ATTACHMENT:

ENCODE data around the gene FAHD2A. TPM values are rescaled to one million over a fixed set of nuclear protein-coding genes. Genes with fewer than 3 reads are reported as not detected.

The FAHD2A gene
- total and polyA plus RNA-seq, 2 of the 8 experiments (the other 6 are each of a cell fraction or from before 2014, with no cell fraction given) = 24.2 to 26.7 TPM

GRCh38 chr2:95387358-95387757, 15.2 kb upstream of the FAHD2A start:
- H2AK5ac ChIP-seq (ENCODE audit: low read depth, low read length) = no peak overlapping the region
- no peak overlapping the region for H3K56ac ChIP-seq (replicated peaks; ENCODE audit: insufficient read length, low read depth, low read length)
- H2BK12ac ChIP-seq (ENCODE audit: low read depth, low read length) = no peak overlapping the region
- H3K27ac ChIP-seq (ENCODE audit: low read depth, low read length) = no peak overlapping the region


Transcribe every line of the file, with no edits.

ENCODE data around the gene FAHD2A. TPM values are rescaled to one million over a fixed set of nuclear protein-coding genes. Genes with fewer than 3 reads are reported as not detected.

The FAHD2A gene
- total and polyA plus RNA-seq, 2 of the 8 experiments (the other 6 are each of a cell fraction or from before 2014, with no cell fraction given) = 24.2 to 26.7 TPM

GRCh38 chr2:95387358-95387757, 15.2 kb upstream of the FAHD2A start:
- H2AK5ac ChIP-seq (ENCODE audit: low read depth, low read length) = no peak overlapping the region
- no peak overlapping the region for H3K56ac ChIP-seq (replicated peaks; ENCODE audit: insufficient read length, low read depth, low read length)
- H2BK12ac ChIP-seq (ENCODE audit: low read depth, low read length) = no peak overlapping the region
- H3K27ac ChIP-seq (ENCODE audit: low read depth, low read length) = no peak overlapping the region